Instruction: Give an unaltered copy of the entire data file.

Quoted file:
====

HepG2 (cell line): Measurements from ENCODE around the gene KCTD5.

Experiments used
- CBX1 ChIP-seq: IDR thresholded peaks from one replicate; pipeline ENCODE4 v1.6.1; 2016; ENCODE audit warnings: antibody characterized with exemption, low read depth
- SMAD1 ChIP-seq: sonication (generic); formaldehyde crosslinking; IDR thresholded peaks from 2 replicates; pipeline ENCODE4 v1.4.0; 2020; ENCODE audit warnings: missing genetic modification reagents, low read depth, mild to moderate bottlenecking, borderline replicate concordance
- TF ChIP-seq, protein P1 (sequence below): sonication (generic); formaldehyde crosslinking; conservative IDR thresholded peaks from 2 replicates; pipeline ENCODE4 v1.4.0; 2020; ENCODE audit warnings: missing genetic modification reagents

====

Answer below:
HepG2 (cell line): Measurements from ENCODE around the gene KCTD5.

Experiments used
- CBX1 ChIP-seq: IDR thresholded peaks from one replicate; pipeline ENCODE4 v1.6.1; 2016; ENCODE audit warnings: antibody characterized with exemption, low read depth
- SMAD1 ChIP-seq: sonication (generic); formaldehyde crosslinking; IDR thresholded peaks from 2 replicates; pipeline ENCODE4 v1.4.0; 2020; ENCODE audit warnings: missing genetic modification reagents, low read depth, mild to moderate bottlenecking, borderline replicate concordance
- TF ChIP-seq, protein P1 (sequence below): sonication (generic); formaldehyde crosslinking; conservative IDR thresholded peaks from 2 replicates; pipeline ENCODE4 v1.4.0; 2020; ENCODE audit warnings: missing genetic modification reagents